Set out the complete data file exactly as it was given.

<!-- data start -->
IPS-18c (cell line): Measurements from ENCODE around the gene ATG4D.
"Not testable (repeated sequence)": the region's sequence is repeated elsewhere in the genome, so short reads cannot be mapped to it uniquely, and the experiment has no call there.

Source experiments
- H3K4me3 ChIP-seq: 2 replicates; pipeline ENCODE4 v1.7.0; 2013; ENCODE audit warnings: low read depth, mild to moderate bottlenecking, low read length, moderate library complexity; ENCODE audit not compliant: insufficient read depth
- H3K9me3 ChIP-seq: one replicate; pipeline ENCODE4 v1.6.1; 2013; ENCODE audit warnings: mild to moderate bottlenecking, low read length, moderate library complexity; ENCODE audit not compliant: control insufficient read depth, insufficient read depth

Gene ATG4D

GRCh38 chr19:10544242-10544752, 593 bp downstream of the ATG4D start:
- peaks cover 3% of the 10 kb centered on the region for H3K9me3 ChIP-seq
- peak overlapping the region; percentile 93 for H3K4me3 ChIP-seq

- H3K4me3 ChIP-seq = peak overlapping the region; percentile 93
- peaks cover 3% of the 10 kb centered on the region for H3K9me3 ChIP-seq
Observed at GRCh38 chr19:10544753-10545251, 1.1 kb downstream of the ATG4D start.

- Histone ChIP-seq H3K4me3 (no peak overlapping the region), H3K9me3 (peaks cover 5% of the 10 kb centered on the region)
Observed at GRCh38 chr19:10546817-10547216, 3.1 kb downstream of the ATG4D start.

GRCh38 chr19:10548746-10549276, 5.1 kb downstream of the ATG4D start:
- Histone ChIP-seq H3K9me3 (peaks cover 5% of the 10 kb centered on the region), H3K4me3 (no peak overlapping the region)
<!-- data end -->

IPS-18c (cell line): Measurements from ENCODE around the gene ATG4D.
"Not testable (repeated sequence)": the region's sequence is repeated elsewhere in the genome, so short reads cannot be mapped to it uniquely, and the experiment has no call there.

Source experiments
- H3K4me3 ChIP-seq: 2 replicates; pipeline ENCODE4 v1.7.0; 2013; ENCODE audit warnings: low read depth, mild to moderate bottlenecking, low read length, moderate library complexity; ENCODE audit not compliant: insufficient read depth
- H3K9me3 ChIP-seq: one replicate; pipeline ENCODE4 v1.6.1; 2013; ENCODE audit warnings: mild to moderate bottlenecking, low read length, moderate library complexity; ENCODE audit not compliant: control insufficient read depth, insufficient read depth

Gene ATG4D

GRCh38 chr19:10544242-10544752, 593 bp downstream of the ATG4D start:
- peaks cover 3% of the 10 kb centered on the region for H3K9me3 ChIP-seq
- peak overlapping the region; percentile 93 for H3K4me3 ChIP-seq

- H3K4me3 ChIP-seq = peak overlapping the region; percentile 93
- peaks cover 3% of the 10 kb centered on the region for H3K9me3 ChIP-seq
Observed at GRCh38 chr19:10544753-10545251, 1.1 kb downstream of the ATG4D start.

- Histone ChIP-seq H3K4me3 (no peak overlapping the region), H3K9me3 (peaks cover 5% of the 10 kb centered on the region)
Observed at GRCh38 chr19:10546817-10547216, 3.1 kb downstream of the ATG4D start.

GRCh38 chr19:10548746-10549276, 5.1 kb downstream of the ATG4D start:
- Histone ChIP-seq H3K9me3 (peaks cover 5% of the 10 kb centered on the region), H3K4me3 (no peak overlapping the region)